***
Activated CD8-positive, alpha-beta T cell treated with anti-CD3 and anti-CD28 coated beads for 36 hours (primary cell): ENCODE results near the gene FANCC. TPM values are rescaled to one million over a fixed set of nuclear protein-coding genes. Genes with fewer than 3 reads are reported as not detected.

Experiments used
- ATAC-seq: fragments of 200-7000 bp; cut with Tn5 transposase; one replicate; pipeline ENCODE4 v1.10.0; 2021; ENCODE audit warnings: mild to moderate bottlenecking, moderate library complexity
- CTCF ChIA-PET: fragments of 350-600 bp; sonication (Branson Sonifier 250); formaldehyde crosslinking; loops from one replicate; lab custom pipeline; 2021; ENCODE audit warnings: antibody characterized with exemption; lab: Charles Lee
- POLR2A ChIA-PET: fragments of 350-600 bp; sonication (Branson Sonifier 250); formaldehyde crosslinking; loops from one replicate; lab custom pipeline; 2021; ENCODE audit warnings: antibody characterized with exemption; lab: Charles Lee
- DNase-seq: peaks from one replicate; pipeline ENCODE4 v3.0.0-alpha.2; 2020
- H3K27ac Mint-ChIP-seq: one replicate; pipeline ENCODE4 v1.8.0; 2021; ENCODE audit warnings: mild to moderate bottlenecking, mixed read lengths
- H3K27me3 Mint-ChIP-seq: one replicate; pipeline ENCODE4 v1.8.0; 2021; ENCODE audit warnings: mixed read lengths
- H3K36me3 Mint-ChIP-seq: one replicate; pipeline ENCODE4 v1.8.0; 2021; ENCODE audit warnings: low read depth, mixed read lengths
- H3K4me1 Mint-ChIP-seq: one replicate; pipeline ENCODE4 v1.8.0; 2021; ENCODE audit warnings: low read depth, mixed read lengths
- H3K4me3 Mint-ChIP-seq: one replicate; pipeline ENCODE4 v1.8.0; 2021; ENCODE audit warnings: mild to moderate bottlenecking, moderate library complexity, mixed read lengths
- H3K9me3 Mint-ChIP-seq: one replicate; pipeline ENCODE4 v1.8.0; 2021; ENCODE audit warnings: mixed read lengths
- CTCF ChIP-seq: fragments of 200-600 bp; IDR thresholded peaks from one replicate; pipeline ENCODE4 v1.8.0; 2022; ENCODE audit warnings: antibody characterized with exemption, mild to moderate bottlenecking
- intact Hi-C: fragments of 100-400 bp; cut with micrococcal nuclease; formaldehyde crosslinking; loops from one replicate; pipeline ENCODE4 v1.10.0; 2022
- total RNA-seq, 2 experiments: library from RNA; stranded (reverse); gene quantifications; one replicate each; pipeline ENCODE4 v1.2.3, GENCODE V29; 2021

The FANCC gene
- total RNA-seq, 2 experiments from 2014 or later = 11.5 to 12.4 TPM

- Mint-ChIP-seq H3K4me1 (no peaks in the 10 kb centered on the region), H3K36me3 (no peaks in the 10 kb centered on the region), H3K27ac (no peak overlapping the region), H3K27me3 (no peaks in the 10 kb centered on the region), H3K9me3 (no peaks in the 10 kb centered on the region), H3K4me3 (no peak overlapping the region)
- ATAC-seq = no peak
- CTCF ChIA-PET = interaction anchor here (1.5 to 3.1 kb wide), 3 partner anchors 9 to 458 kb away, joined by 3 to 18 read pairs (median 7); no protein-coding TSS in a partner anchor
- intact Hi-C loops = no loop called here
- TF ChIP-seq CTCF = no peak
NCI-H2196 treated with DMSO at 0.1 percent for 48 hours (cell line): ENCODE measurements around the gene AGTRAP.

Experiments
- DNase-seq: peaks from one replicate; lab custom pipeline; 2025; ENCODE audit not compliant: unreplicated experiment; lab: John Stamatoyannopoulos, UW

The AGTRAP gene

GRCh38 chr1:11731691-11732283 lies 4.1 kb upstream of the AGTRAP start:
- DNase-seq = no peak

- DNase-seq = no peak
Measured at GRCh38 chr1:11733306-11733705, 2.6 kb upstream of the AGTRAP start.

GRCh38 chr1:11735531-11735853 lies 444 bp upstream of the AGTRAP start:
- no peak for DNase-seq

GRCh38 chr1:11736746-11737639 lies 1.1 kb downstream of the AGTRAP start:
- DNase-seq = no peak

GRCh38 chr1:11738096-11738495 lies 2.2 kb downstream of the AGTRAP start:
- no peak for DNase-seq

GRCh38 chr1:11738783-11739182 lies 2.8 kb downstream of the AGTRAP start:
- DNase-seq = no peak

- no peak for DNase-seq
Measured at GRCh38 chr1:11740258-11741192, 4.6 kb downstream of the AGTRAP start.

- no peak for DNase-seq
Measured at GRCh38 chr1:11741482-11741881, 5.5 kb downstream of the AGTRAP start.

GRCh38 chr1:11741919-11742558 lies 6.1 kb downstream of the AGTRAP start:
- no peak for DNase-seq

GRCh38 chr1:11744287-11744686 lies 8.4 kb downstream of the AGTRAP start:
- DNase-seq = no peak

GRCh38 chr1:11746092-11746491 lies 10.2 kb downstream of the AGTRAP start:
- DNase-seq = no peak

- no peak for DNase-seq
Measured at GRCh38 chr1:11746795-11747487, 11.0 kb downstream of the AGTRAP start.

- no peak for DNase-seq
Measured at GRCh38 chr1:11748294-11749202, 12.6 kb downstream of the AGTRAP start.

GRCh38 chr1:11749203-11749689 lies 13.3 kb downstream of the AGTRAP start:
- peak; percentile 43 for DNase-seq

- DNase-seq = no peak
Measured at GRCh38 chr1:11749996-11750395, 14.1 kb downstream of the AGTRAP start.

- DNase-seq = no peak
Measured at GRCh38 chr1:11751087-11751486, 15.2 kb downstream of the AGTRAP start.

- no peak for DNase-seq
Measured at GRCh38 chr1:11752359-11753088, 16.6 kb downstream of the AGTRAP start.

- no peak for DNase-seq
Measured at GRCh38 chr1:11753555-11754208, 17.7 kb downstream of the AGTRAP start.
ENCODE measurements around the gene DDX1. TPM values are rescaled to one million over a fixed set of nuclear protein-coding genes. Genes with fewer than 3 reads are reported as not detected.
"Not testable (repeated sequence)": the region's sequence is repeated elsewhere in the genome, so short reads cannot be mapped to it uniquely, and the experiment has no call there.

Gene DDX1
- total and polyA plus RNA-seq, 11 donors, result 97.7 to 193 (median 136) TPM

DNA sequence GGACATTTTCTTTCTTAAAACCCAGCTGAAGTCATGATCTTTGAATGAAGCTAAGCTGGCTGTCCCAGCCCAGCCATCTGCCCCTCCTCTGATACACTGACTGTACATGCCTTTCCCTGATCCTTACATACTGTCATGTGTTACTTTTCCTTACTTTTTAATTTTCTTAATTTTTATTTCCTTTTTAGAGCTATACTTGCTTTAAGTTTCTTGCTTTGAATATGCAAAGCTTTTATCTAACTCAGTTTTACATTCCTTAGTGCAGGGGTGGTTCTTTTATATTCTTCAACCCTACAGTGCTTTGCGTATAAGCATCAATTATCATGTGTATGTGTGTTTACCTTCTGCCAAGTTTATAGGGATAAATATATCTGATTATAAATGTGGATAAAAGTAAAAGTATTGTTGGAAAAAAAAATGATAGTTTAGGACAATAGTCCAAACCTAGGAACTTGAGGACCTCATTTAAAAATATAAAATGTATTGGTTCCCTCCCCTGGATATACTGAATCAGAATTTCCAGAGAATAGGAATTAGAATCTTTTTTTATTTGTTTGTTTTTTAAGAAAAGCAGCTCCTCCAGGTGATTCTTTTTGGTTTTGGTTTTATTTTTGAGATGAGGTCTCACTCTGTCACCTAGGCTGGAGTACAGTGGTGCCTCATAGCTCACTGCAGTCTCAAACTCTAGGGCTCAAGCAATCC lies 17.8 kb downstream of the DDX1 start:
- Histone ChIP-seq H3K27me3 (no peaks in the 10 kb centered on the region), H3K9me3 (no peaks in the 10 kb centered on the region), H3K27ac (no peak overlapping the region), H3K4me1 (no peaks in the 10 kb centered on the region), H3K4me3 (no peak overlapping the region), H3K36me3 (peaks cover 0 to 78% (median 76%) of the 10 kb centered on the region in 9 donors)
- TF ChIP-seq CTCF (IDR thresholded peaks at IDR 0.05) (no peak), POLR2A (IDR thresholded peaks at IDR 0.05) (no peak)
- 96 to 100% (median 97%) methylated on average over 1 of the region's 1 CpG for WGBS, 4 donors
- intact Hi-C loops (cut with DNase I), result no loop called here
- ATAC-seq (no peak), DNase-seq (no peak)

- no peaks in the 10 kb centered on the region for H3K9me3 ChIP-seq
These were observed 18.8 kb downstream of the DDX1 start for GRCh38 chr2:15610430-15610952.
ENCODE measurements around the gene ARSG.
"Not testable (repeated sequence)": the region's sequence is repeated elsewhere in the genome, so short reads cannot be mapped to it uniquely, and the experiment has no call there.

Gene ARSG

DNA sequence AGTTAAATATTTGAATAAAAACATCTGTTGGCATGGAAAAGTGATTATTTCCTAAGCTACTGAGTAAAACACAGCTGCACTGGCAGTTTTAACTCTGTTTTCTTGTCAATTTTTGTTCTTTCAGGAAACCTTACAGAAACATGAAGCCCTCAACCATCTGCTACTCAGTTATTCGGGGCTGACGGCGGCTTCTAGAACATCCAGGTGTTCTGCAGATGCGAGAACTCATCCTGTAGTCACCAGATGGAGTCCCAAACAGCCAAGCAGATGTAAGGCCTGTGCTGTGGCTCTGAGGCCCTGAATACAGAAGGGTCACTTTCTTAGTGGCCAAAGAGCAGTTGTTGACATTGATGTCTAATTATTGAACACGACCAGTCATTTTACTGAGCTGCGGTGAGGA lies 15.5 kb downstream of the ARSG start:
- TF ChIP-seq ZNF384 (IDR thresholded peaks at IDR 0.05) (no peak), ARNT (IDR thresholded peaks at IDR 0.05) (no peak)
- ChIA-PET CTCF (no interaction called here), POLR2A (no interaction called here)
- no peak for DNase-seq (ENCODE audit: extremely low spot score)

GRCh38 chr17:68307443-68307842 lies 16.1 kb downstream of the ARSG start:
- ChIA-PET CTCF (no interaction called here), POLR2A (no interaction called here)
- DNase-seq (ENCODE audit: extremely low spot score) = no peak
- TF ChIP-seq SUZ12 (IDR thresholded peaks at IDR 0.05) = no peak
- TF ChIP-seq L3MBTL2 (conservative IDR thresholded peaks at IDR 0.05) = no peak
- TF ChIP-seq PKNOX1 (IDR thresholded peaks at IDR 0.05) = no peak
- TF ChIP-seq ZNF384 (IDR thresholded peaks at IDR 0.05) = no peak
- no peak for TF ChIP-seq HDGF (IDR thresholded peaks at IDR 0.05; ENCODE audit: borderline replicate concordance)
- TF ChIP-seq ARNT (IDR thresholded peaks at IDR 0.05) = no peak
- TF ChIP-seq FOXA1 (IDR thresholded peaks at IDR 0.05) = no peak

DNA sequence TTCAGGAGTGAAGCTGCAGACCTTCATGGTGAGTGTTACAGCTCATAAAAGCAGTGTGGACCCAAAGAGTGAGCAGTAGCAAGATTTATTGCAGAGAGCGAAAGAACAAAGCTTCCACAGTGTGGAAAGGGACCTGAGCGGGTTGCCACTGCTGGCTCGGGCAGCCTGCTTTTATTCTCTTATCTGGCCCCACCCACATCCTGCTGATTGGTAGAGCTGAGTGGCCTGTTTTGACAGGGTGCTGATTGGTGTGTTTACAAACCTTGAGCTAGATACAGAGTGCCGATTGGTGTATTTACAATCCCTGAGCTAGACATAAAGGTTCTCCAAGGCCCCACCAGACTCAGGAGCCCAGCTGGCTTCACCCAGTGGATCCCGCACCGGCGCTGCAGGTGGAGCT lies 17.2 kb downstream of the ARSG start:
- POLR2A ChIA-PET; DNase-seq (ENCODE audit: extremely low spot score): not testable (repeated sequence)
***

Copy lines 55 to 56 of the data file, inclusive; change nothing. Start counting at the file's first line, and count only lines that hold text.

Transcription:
- DNase-seq = no peak
Measured at GRCh38 chr1:11749996-11750395, 14.1 kb downstream of the AGTRAP start.